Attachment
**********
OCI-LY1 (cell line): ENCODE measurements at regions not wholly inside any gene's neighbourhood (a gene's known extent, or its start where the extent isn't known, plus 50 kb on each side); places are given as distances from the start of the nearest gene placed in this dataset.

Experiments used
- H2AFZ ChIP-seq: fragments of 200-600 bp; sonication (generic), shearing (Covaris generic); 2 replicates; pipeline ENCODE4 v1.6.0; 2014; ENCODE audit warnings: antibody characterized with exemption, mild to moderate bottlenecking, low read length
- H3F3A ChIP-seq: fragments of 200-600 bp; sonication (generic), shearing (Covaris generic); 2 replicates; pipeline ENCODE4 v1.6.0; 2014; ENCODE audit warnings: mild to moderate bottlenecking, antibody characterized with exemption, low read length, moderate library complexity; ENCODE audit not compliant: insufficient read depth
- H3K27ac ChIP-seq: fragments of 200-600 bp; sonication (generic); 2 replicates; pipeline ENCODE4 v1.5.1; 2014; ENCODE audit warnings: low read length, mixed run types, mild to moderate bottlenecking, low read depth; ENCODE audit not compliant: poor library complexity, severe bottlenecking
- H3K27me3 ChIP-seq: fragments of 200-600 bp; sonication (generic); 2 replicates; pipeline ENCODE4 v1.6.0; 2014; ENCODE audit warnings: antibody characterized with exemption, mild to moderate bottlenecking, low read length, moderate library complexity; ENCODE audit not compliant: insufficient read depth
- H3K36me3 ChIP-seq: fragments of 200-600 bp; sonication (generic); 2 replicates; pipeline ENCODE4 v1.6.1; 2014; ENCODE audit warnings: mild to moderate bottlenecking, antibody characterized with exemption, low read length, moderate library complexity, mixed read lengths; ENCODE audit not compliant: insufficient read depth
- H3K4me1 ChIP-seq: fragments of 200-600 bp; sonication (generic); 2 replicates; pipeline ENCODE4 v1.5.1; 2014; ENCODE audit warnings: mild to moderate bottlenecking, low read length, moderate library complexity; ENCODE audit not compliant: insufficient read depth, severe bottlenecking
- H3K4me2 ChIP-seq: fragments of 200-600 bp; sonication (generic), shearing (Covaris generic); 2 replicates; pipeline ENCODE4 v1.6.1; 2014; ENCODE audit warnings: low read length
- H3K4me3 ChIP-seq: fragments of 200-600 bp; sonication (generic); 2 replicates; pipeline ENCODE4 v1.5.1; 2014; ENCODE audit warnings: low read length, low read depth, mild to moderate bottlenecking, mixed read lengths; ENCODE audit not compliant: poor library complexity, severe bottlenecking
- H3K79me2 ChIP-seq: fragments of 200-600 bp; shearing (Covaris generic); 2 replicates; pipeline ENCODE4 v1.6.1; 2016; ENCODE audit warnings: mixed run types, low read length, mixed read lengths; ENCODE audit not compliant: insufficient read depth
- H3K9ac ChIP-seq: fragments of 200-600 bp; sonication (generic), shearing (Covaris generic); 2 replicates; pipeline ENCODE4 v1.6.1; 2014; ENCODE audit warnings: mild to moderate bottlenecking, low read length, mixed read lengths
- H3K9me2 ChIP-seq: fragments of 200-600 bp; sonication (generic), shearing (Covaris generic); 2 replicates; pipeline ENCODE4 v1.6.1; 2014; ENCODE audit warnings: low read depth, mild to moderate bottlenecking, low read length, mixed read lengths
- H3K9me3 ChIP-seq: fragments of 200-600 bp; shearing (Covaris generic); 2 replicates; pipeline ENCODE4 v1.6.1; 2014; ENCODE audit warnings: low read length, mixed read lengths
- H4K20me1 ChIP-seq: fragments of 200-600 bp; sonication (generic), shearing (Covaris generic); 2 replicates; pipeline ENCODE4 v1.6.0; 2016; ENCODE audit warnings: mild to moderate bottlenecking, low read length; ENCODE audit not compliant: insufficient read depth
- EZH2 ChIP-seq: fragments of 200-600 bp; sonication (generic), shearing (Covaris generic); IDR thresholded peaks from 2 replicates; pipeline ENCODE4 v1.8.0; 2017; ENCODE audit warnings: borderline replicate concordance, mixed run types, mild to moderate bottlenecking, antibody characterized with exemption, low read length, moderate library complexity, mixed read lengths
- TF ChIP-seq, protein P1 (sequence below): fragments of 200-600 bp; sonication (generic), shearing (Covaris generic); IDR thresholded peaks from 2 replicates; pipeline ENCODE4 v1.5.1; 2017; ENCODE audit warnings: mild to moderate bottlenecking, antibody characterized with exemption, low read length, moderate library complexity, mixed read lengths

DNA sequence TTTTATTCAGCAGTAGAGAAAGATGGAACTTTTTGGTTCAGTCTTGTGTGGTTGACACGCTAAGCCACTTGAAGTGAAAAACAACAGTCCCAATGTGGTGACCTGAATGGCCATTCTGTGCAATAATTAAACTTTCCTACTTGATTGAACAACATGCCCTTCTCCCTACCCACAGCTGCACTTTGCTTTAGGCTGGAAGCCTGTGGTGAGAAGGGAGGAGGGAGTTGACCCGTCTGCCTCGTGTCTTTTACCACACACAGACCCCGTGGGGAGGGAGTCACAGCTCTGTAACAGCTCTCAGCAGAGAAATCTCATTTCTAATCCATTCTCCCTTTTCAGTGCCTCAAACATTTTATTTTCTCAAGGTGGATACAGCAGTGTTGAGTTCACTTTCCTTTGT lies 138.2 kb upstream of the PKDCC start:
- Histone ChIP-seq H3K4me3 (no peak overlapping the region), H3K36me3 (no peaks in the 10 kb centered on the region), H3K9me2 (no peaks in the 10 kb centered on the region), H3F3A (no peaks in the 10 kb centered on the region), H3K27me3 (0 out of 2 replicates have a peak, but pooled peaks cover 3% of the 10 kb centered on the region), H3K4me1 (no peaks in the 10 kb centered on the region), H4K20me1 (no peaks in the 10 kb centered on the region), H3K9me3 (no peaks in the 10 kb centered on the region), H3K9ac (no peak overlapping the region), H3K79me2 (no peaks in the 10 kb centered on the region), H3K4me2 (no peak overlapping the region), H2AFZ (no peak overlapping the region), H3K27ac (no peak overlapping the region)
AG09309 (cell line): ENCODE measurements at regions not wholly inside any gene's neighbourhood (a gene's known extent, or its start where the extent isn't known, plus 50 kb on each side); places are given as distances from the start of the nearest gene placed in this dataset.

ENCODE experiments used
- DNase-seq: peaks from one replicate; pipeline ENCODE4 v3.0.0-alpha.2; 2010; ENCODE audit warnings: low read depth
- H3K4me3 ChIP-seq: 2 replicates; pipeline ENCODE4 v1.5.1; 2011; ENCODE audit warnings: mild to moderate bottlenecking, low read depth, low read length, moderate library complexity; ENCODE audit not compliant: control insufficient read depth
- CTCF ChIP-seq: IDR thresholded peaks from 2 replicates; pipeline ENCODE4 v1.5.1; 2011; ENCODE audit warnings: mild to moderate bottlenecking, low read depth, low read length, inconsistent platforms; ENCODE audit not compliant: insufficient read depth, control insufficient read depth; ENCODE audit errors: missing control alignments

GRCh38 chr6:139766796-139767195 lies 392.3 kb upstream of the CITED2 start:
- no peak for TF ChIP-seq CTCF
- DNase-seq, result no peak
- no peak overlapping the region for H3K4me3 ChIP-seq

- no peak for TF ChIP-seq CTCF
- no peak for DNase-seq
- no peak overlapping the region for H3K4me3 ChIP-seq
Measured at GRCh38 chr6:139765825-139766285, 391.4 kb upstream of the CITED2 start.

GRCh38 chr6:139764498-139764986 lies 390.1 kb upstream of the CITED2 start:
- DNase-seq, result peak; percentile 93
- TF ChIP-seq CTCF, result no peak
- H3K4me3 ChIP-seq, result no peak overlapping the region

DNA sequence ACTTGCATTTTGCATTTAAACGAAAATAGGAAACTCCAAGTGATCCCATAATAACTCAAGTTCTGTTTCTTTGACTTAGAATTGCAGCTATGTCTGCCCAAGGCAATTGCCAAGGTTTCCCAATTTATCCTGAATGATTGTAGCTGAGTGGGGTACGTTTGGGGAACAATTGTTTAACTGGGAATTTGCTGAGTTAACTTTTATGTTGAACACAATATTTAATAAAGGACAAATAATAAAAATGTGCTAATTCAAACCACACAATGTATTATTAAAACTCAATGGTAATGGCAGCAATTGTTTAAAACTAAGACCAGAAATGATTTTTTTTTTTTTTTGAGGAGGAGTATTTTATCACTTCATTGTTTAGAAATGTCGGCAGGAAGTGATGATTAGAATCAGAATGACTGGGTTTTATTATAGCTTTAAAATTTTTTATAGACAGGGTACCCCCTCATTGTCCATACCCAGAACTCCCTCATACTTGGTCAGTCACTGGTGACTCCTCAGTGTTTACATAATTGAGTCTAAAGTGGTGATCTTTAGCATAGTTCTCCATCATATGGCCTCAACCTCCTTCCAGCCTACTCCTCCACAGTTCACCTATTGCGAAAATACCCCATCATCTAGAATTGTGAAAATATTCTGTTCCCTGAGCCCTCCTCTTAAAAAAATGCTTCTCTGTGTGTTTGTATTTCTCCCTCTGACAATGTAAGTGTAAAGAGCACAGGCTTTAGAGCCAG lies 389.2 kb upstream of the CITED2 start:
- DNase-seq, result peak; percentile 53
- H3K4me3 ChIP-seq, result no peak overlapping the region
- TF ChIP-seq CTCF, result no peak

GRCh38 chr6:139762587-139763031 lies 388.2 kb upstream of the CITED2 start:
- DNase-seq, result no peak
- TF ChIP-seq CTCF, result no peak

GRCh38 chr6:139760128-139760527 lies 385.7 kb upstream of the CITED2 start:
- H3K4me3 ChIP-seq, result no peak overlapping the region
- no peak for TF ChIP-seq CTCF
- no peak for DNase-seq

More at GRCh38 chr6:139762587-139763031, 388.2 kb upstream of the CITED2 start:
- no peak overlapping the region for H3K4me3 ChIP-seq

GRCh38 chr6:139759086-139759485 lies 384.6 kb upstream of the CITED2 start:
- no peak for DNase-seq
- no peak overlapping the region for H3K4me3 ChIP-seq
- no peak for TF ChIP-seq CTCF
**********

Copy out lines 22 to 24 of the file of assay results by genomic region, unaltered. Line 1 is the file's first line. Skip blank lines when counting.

- DNase-seq: peaks from one replicate; pipeline ENCODE4 v3.0.0-alpha.2; 2010; ENCODE audit warnings: low read depth
- H3K4me3 ChIP-seq: 2 replicates; pipeline ENCODE4 v1.5.1; 2011; ENCODE audit warnings: mild to moderate bottlenecking, low read depth, low read length, moderate library complexity; ENCODE audit not compliant: control insufficient read depth
- CTCF ChIP-seq: IDR thresholded peaks from 2 replicates; pipeline ENCODE4 v1.5.1; 2011; ENCODE audit warnings: mild to moderate bottlenecking, low read depth, low read length, inconsistent platforms; ENCODE audit not compliant: insufficient read depth, control insufficient read depth; ENCODE audit errors: missing control alignments